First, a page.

All the yields included below are taxable equivalent yields, assuming the highest tax rate. The actual yield is lower but as I said, these funds are tax-free, so this is the taxable equivalent based on the highest tax rate.

I like the New Jersey muni-bond funds because my mom lives in N.J., enabling her to avoid state taxes on the income from these bonds. Additionally, I don't believe you can go wrong investing in bonds backed by the Port Authority of N.Y. or bonds backed by the Rahway Valley Sewer Authority. These bond funds are trading at a higher discount to net asset value than usual, perhaps because of concerns about the recent transit strike.

BlackRock Insured Municipal 2008 Term Trust ( BMT): Taxable equivalent yield 7.4%. This fund owns a diverse group of municipal bonds and each bond is insured against risk of default. For municipal bonds, I've been selecting funds with relatively low duration, meaning the bonds are due soon. This allows them to roll over into higher interest bonds if interest rates go up. The only bad scenario for a fund like this is if interest rates go to 8% from 4% in a very fast time frame. (Note that this scenario is much worse for any bond fund other than for a low-duration fund.)

Colonial High Income Municipal Trust ( CXE): 9.49% taxable equivalent yield.

Dreyfus Municipal Income Fund ( DMF): 9% yield.

Putnam Managed Muncipal Income Trust ( PMM): 8% yield.

Salomon Brothers Municipal Partners Fund ( MNP): 8.16% yield.

Salomon Brothers Municipal Partners Fund II ( MPT): 8.85% yield.

Eaton Vance New Jersey Municipal Income Trust ( EVJ): 8.26% yield.

MuniYield New Jersey Fund ( MYJ): 7.3% yield.

Global Income

It was also important to get exposure to global income plays as well, hence my inclusion of Strategic Global Income Fund ( SGL), 8.78% yield, and BlackRock Global Floating Rate Income Trust ( BGT), 8.15% yield.

Corporate Floating Rate Loans

Over the past year, the discounts to net asset value of the closed-end funds specializing in corporate floating rate loans has gone a lot higher as interest rates have gone up. Global Partners' Andres Lucas says that the selloff is far overdone, leaving opportunities in both yield and capital appreciation as these discounts close.

First Trust/Four Corners Senior Floating Rate Income Fund ( FCM): 7.93% yield. The discount to NAV is at its highest ever.

Nuveen Floating Rate Income Opportunity Fund ( JRO): 8% yield. Its discount to NAV is at 8.43% and has gone steadily down for the past year.


I also wanted her to have some exposure to stocks, but mostly value-based stocks that might hold up better in a recessionary environment. I particularly like the Royce family of funds so she owns shares of Royce Focus Trust ( FUND) and Royce Value Trust ( RVT).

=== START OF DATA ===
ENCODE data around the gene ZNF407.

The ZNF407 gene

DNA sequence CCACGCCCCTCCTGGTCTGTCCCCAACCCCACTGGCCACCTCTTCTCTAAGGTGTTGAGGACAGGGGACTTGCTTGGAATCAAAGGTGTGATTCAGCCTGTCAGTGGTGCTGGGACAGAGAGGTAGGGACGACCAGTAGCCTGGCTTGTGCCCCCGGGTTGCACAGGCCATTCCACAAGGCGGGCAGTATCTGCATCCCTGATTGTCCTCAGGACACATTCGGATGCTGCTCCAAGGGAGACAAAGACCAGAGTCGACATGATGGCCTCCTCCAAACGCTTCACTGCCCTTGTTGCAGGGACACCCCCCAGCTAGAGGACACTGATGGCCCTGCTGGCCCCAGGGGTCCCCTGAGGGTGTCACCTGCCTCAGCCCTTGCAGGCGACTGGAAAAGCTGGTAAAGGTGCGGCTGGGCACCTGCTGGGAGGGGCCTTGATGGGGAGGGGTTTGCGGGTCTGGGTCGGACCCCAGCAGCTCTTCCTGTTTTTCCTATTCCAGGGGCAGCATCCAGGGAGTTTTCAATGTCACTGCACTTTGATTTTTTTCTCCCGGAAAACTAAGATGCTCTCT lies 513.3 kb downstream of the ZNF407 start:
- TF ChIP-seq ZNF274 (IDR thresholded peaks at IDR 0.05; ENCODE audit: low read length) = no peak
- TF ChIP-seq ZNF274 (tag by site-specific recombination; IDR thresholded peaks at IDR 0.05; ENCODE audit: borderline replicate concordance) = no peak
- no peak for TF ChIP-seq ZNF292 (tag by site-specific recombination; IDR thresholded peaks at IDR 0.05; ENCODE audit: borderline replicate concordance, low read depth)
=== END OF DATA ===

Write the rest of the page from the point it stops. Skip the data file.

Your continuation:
Royce Focus has handily beaten the S&P every year since its inception, and I particularly like that it was up 9.7% in the recession year of 2001. Similarly, the Royce Value Trust was up 14% in 2001 and has beaten the S&P each year as well.

I wanted some exposure to tech, but I like getting that exposure through secured debt backed by solid assets and cash flows. I've written several times about Technology Investment ( TICC), run by ex-Merrill analyst and Royce mutual fund manager Jonathan Cohen. In fact, this is one of my picks in the Internet Review portfolio. TICC is a business development company that lends to private technology companies via convertible debt. In other words, they get the benefits of debt (secured by assets, decent yields) but also the benefits of equity if any of these companies turn into homeruns.

I also put her in the Torch Royalty Trust ( TRU). This very illiquid trust basically collects the profits from various oil and gas properties located in Texas, Alabama and Louisiana, and distributes those profits as dividends. I like the fact that activist hedge fund Barington has quietly become one of its largest shareholders. My guess is the fund views the market as undervaluing the assets of these oil and gas properties and at some point it's going to attempt to shake things up to unlock value. It's not so bad to collect the 9% yield while my mom waits for that to happen.

Please note that due to factors including low market capitalization and/or insufficient public float, we consider Technology Investment to be a small-cap stock. You should be aware that such stocks are subject to more risk than stocks of larger companies, including greater volatility, lower liquidity and less publicly available information, and that postings such as this one can have an effect on their stock prices.
At the time of publication, Altucher and/or his fund was long Torch Royalty Trust, although positions may change at any time.

James Altucher is a managing partner at Formula Capital, an alternative asset management firm that runs several quantitative-based hedge funds as well as a fund of hedge funds. He is also the author of Trade Like a Hedge Fund and Trade Like Warren Buffett. Under no circumstances does the information in this column represent a recommendation to buy or sell stocks. Altucher appreciates your feedback; click here to send him an email.

Interested in more writings from James Altucher? Check out his newsletter, Internet Review. For more information, click here. has a revenue-sharing relationship with Trader's Library under which it receives a portion of the revenue from purchases by customers directed there from